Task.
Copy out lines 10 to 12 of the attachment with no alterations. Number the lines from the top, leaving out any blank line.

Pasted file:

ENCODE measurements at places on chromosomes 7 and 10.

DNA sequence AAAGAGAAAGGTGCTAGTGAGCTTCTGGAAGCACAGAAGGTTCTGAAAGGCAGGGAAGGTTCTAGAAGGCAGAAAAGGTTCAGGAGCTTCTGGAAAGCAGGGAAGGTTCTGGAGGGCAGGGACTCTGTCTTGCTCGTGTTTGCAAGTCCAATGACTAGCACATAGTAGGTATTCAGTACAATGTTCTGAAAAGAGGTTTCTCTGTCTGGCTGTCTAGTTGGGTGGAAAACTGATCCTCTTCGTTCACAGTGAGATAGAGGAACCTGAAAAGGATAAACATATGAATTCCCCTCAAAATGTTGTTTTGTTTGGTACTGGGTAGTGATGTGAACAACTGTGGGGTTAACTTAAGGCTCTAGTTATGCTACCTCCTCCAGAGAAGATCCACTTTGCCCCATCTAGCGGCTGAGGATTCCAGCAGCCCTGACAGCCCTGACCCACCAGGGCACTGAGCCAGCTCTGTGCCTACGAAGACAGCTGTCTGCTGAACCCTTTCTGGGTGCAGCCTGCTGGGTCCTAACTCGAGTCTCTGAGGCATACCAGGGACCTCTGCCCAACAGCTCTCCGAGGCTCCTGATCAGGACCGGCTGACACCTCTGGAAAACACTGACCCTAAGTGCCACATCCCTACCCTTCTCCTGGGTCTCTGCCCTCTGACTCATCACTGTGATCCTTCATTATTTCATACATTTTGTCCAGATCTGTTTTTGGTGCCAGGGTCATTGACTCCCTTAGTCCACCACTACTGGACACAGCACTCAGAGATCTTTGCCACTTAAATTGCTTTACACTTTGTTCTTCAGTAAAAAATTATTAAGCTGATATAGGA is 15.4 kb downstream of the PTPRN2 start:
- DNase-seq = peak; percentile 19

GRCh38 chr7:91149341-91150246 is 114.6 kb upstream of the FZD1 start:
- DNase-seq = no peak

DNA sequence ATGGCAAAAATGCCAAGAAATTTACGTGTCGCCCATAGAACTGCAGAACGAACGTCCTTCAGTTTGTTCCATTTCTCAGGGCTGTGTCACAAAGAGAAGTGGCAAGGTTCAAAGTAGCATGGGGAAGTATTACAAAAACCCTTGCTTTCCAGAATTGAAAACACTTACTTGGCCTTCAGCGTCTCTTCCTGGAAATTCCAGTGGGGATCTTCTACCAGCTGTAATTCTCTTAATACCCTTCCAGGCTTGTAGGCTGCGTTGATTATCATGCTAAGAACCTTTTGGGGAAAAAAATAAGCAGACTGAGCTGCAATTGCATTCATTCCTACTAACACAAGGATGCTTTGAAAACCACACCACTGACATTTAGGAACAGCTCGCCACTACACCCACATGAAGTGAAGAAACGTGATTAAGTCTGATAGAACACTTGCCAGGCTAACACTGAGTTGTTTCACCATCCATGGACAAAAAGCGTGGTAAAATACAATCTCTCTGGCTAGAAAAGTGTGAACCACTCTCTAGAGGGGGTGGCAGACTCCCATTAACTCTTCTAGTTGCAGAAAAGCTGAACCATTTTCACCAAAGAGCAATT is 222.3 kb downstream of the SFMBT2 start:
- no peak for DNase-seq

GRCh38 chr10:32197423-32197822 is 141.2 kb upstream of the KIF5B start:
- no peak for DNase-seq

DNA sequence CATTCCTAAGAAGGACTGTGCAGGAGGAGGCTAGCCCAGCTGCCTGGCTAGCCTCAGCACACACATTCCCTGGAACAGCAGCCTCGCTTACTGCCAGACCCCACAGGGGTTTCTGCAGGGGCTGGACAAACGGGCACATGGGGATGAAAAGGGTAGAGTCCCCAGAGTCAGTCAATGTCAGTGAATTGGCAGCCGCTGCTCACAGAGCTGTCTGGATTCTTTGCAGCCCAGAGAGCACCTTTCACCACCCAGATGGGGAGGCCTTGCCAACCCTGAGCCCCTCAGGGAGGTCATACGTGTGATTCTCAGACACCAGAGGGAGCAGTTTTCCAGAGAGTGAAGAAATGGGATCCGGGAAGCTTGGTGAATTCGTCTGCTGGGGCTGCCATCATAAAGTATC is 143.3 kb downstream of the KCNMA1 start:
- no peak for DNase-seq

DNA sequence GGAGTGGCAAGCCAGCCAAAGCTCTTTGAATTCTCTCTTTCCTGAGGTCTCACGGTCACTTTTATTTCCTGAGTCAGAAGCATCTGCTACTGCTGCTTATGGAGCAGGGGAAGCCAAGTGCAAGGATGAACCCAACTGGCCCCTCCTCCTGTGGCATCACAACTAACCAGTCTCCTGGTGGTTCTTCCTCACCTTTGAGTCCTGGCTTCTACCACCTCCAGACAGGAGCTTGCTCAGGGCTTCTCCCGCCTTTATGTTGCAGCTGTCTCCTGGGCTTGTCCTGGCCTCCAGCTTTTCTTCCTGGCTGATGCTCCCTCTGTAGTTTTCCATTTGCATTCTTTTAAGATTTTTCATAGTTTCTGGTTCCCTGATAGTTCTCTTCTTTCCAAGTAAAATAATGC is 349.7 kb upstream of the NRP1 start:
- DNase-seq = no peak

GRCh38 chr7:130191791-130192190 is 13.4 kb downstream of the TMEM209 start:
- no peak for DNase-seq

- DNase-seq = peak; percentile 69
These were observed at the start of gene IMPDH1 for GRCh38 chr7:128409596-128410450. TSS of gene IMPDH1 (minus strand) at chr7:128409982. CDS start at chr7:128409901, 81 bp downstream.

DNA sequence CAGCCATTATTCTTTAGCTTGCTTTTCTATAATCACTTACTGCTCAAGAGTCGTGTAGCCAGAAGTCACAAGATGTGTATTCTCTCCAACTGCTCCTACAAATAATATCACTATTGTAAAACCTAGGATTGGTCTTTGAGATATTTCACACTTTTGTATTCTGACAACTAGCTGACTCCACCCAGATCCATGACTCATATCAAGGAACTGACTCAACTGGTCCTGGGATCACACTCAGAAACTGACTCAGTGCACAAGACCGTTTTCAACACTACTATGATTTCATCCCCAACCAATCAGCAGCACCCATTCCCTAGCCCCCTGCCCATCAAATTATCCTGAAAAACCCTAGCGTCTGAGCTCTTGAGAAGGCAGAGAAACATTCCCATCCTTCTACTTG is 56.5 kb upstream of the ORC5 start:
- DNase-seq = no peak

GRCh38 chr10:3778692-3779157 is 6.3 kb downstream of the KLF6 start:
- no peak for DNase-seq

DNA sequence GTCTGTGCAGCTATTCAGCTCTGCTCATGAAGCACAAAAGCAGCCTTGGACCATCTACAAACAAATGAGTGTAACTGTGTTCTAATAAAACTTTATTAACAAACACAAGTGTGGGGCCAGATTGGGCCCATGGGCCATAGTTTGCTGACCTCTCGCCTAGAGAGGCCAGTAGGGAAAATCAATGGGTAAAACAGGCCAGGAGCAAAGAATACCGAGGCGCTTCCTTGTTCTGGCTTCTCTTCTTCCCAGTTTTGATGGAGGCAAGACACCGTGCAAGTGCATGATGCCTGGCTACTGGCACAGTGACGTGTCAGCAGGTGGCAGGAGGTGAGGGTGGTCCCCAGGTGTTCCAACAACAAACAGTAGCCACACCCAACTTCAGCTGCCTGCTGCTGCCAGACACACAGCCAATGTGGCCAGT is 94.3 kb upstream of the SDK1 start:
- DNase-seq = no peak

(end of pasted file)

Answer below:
DNA sequence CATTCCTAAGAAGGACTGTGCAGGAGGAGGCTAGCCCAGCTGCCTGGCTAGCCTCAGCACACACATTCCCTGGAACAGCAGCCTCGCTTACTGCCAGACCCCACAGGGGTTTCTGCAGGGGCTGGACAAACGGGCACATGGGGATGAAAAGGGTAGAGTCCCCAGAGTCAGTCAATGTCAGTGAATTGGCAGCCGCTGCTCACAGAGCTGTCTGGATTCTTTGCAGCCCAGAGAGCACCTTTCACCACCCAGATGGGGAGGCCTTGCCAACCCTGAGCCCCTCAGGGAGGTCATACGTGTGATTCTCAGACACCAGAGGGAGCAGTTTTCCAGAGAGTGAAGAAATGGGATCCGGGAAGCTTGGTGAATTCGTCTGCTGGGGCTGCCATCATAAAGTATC is 143.3 kb downstream of the KCNMA1 start:
- no peak for DNase-seq

DNA sequence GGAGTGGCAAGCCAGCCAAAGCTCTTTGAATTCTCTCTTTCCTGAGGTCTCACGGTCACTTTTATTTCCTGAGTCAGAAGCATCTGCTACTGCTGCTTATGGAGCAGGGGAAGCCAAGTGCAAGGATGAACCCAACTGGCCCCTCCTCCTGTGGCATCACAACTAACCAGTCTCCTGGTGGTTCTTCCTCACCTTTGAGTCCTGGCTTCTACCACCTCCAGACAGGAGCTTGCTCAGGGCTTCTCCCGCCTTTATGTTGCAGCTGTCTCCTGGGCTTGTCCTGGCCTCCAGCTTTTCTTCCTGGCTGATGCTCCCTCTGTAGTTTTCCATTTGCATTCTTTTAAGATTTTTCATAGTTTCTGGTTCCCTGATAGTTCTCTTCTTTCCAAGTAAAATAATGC is 349.7 kb upstream of the NRP1 start: